John Wilson (English architect)

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John Wilson
Born(1781-06-06)6 June 1781
Died(1866-01-02)2 January 1866
BuildingsElizabeth College, Guernsey
St James, Guernsey
Castle Carey
Meat Market (1822)

John Wilson (1781, Dalston, Cumbria - 1866, Shirley, Hampshire) was a Clerk of Works for the Board of Ordnance who became one of the most celebrated architects in the island of Guernsey for the buildings he designed there between 1813 and 1831.

He worked mostly in stucco (which he called 'Roman cement') in the neoclassical, Gothic Revival or Jacobethan styles.

Despite the recognition of his work in Guernsey, he appears to have done little work outside the island and remains a rather elusive figure.

Early life[edit]

John Wilson was born in Dalston, Cumbria and baptised on the 6 June 1781, the son of Robert and Mary Wilson of Cardewlees. In 1816, he married Ann Strong, the daughter of John Strong, a solicitor of Carlisle, at the church of St George's, Hanover Square, London.[1]

He joined the Board of Ordnance as a mason. He had been promoted to master mason, and was appointed Clerk of Works by 1813.

Torteval Church
Meat Market (1822)
Elizabeth College
St James

Work in Guernsey (1813-1830)[edit]

He was sent to Guernsey in about 1813 to supervise the construction of permanent barracks for the garrison in Guernsey and Alderney.

His work with the Board of Ordnance allowed him time to take on private commissions, and his first major project was Torteval Church.

Notable works[edit]

  • Torteval Church, Guernsey (1816)[2]
  • St James, Guernsey (1818)[3]
  • Town Church, Guernsey - repairs and renovation on this medieval church[4][5]
  • Meat Market, Guernsey (1822)[6] - described as 'one of the most convenient, both for the buyers and sellers, that can be found in any part of the world... Much praise is due to the architect, Mr J Wilson.'[7]
  • Castle Carey, L'Hyvreuse, St Peter Port[8]
  • Les Arcades, Guernsey
  • Fountain Street, St Peter Port - as part of a slum clearance programme, the street was widened from eight to thirty feet.[9]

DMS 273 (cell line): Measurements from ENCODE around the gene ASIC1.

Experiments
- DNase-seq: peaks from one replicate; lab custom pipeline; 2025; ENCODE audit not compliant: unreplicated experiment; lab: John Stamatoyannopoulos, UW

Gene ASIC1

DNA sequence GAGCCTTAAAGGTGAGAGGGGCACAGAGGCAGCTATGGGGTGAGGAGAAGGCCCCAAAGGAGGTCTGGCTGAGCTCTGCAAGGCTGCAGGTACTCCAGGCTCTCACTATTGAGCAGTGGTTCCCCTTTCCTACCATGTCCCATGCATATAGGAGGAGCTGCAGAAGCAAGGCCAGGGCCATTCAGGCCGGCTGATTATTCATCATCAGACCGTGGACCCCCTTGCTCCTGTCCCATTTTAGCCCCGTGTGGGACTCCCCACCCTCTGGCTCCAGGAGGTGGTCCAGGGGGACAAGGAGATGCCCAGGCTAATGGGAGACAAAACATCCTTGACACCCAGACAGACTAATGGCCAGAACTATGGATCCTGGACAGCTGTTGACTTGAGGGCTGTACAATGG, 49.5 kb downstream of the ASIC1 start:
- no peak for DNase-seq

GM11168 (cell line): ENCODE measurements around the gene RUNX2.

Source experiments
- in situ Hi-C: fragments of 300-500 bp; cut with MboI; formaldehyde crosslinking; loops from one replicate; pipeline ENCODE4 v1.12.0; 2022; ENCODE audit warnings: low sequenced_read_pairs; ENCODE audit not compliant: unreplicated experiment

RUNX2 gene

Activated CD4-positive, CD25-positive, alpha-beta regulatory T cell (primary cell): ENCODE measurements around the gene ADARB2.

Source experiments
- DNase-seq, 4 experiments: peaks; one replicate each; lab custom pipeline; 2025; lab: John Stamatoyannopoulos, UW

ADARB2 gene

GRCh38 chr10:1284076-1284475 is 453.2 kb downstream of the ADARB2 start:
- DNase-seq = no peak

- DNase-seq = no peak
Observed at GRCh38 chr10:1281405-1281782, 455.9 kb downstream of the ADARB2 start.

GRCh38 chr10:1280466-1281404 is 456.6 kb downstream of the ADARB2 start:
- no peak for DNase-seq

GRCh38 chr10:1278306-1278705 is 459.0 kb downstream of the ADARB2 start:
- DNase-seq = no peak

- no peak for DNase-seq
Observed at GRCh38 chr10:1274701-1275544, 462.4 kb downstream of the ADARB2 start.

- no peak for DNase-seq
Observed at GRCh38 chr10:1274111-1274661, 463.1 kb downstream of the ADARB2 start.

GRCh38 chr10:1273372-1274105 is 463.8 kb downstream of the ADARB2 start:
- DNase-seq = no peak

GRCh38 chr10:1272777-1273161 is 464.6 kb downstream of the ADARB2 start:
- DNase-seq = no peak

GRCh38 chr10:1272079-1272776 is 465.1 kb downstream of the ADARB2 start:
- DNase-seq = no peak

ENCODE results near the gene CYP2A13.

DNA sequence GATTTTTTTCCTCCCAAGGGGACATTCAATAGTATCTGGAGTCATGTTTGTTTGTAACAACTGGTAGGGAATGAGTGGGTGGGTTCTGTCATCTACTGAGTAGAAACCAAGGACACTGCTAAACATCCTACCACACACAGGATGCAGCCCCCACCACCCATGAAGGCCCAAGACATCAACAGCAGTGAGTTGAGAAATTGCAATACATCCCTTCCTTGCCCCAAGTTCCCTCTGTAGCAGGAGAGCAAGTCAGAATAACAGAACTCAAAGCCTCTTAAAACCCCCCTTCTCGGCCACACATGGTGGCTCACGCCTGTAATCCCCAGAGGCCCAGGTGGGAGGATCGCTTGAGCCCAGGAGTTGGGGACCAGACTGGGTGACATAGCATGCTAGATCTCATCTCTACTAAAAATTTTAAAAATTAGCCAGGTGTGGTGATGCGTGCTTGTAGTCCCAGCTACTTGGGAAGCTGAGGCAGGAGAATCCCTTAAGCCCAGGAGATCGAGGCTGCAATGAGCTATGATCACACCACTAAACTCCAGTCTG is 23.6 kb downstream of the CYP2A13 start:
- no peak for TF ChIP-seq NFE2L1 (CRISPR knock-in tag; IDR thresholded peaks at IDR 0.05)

• Elizabeth College (1828)[10]

Other works[edit]

Subsequent career (1830-1845)[edit]

In 1831, he informed the Elizabeth College board that he was being transferred to Scotland.[12]

In 1837, he was transferred to Woolwich Arsenal, from where he retired in 1845 on the grounds of ill health.[13][14][15]

After he left Guernsey, he was not permitted to take on private commissions, and his only known work in England is a memorial to Sir Alexander Dickson, erected in Woolwich in 1841, and subsequently moved to the Royal School of Artillery in Larkhill, Wiltshire.[16]

Retirement (1845-1866)[edit]

Wilson retired to Southampton, where he lived in Cardew Villa, Shirley, Southampton in Hampshire. He died in 1866, the same year as his wife, Ann. In his will, he left £12,000 to his great-nephew and namesake to purchase an estate in his native Cumberland.[17]


In his 1975 survey of the architecture of St Peter Port, Guernsey, Sir Charles Brett concluded that Wilson was 'certainly the most important figure in Guernsey's architectural development'.[18]


  1. ^ Simon Coombe, John Wilson, Guernsey's Architect: A Celebration (Blue Ormer, 2018).
  2. ^ Amanda Bennett, Guernsey Through Time (Amberley, 2014)
  3. ^ Peter Niven, St James the Less - Guernsey (Thorntonhall Press, 2016)
  4. ^ Edith Carey, 'The Town Church', Transactions of La Societe Guernesiaise (1924)
  5. ^ St Peter Port, 1831, Priaulx Library website
  6. ^ History of Guernsey butchers
  7. ^ John Jacob, Annals of some of the British Norman Isles constituting the Bailiwick of Guernsey (London, 1830)
  8. ^ C.E.B. Brett, 'A Mysterious Guernsey architect', Country Life, 9 Nov 1978
  9. ^ Gregory Stevens Cox, St Peter Port 1680-1830: History of an International Entrepot (Boydell, 1999)
  10. ^ Bruce Parker, A History of Elizabeth College, Guernsey (Third Millenium, 2011)
  11. ^ William Berry, The History of the Island of Guernsey, compiled from the collections of Henry Budd (London, 1815)
  12. ^ George Bramall, 'The Architects and Builders of Guernsey – Part 5', The Review of the Guernsey Society, Spring 1994
  13. ^ H.M. Colvin, A Biographical Dictionary of British Architects, 1600-1840 (London, 1978))
  14. ^ O.F.G. Hogg, The Royal Arsenal: its Background, Origin and Subsequent History Woolwich vol.2 (London, 1963)
  15. ^ James Marr, Guernsey People (Phillimore, 1984)
  16. ^ Peter Niven, St James the Less - Guernsey (Thorntonhall Press, 2016)
  17. ^ Simon Coombe, John Wilson, Guernsey's Architect: A Celebration (Blue Ormer, 2018)
  18. ^ C.E.B. Brett, Buildings in the Town and Parish of St Peter Port (National Trust of Guernsey, 1975)